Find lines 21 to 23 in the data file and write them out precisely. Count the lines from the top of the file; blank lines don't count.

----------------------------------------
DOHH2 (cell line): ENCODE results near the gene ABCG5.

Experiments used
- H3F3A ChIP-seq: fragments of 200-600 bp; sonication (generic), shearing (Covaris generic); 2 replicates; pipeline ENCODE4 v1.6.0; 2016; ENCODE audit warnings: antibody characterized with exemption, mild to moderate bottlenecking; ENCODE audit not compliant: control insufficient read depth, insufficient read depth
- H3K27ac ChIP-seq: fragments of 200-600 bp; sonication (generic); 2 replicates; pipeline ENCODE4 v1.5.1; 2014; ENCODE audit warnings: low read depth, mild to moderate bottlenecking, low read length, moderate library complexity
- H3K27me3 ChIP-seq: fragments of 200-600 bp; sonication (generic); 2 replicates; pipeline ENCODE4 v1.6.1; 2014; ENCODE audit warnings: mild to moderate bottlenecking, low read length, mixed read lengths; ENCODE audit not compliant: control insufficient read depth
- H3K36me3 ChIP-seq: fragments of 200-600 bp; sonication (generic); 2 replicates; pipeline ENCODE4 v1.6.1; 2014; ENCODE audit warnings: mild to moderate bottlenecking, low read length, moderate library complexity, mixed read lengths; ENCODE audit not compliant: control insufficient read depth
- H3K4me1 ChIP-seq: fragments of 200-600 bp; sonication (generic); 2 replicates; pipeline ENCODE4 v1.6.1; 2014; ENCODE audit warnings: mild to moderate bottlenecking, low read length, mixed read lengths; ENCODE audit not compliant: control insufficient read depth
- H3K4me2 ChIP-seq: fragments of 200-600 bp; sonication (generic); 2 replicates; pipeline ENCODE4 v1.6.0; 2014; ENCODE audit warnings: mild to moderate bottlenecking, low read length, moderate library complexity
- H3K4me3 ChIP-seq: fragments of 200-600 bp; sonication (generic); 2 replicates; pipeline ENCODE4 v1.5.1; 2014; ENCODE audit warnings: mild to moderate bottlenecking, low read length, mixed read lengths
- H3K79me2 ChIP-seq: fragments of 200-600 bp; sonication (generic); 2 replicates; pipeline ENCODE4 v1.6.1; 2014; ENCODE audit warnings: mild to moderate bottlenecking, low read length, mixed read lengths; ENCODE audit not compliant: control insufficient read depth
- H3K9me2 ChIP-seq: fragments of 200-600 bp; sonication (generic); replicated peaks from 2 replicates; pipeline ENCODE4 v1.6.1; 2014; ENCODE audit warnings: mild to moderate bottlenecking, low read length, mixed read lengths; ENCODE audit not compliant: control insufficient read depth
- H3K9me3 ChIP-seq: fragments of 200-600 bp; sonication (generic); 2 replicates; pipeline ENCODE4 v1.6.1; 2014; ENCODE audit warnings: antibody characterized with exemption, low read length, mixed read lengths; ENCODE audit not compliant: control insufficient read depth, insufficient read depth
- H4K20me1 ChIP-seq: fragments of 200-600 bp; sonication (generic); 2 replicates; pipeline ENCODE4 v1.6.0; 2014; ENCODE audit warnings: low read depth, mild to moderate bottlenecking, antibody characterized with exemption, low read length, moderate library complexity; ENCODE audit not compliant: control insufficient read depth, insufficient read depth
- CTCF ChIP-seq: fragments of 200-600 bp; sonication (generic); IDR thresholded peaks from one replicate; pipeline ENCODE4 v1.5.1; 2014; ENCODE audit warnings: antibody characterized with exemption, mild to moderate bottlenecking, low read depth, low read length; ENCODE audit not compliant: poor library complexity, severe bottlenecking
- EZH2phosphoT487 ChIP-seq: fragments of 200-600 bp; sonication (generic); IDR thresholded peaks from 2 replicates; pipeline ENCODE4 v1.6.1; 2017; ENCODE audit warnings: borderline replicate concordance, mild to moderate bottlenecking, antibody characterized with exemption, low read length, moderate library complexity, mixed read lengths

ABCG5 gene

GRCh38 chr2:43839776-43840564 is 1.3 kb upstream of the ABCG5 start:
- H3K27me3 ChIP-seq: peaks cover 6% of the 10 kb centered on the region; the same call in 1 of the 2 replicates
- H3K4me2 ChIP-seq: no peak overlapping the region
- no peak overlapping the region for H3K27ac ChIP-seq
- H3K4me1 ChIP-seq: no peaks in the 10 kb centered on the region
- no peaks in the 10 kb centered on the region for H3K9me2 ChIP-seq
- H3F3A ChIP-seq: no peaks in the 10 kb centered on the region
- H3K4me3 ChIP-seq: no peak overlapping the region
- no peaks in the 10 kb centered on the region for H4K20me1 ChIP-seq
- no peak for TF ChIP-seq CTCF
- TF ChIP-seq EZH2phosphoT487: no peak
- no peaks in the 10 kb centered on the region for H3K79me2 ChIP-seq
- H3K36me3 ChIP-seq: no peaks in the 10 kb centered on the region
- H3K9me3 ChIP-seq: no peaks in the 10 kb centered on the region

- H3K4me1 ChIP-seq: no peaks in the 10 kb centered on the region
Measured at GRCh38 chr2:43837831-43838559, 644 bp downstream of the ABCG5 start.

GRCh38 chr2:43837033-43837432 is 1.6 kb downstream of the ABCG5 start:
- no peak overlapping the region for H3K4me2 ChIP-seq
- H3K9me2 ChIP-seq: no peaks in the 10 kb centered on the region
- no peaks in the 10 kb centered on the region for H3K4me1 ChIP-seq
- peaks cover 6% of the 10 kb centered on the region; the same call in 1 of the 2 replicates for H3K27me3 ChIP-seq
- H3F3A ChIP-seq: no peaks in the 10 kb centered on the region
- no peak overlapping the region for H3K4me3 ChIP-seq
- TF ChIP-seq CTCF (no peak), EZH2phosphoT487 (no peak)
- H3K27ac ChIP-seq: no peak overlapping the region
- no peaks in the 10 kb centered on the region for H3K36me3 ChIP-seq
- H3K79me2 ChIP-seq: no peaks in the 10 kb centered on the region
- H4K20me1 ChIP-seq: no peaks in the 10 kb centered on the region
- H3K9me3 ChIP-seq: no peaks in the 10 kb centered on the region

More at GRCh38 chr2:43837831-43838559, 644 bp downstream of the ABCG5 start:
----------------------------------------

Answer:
- H3K4me1 ChIP-seq: no peaks in the 10 kb centered on the region
- no peaks in the 10 kb centered on the region for H3K9me2 ChIP-seq
- H3F3A ChIP-seq: no peaks in the 10 kb centered on the region